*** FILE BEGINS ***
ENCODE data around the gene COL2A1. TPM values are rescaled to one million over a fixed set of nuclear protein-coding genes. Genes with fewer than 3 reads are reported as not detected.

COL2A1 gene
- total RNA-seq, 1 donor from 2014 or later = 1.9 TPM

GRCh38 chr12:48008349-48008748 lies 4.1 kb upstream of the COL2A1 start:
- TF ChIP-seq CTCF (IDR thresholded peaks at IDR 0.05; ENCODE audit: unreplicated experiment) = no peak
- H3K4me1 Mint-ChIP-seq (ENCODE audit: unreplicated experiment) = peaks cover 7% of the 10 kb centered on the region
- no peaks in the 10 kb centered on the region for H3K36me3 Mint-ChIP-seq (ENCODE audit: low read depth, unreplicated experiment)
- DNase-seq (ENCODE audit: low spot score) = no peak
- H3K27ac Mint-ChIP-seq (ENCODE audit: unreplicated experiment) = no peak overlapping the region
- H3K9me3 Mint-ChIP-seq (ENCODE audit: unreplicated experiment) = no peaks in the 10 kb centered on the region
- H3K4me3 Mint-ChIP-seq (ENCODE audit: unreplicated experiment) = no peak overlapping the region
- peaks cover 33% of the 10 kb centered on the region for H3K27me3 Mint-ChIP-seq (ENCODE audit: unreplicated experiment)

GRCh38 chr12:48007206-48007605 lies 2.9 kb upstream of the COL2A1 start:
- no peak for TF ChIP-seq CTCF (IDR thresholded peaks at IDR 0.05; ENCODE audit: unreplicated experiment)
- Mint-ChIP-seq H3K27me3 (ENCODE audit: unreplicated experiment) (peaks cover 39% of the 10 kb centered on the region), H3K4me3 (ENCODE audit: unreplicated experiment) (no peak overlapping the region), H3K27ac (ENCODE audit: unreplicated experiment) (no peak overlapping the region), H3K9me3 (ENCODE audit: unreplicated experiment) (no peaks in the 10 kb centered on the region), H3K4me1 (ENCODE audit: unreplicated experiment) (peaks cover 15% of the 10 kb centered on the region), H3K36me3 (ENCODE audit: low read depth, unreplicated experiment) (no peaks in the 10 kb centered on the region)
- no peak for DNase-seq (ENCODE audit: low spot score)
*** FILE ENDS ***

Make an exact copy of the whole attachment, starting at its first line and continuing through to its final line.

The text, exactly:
ENCODE data around the gene COL2A1. TPM values are rescaled to one million over a fixed set of nuclear protein-coding genes. Genes with fewer than 3 reads are reported as not detected.

COL2A1 gene
- total RNA-seq, 1 donor from 2014 or later = 1.9 TPM

GRCh38 chr12:48008349-48008748 lies 4.1 kb upstream of the COL2A1 start:
- TF ChIP-seq CTCF (IDR thresholded peaks at IDR 0.05; ENCODE audit: unreplicated experiment) = no peak
- H3K4me1 Mint-ChIP-seq (ENCODE audit: unreplicated experiment) = peaks cover 7% of the 10 kb centered on the region
- no peaks in the 10 kb centered on the region for H3K36me3 Mint-ChIP-seq (ENCODE audit: low read depth, unreplicated experiment)
- DNase-seq (ENCODE audit: low spot score) = no peak
- H3K27ac Mint-ChIP-seq (ENCODE audit: unreplicated experiment) = no peak overlapping the region
- H3K9me3 Mint-ChIP-seq (ENCODE audit: unreplicated experiment) = no peaks in the 10 kb centered on the region
- H3K4me3 Mint-ChIP-seq (ENCODE audit: unreplicated experiment) = no peak overlapping the region
- peaks cover 33% of the 10 kb centered on the region for H3K27me3 Mint-ChIP-seq (ENCODE audit: unreplicated experiment)

GRCh38 chr12:48007206-48007605 lies 2.9 kb upstream of the COL2A1 start:
- no peak for TF ChIP-seq CTCF (IDR thresholded peaks at IDR 0.05; ENCODE audit: unreplicated experiment)
- Mint-ChIP-seq H3K27me3 (ENCODE audit: unreplicated experiment) (peaks cover 39% of the 10 kb centered on the region), H3K4me3 (ENCODE audit: unreplicated experiment) (no peak overlapping the region), H3K27ac (ENCODE audit: unreplicated experiment) (no peak overlapping the region), H3K9me3 (ENCODE audit: unreplicated experiment) (no peaks in the 10 kb centered on the region), H3K4me1 (ENCODE audit: unreplicated experiment) (peaks cover 15% of the 10 kb centered on the region), H3K36me3 (ENCODE audit: low read depth, unreplicated experiment) (no peaks in the 10 kb centered on the region)
- no peak for DNase-seq (ENCODE audit: low spot score)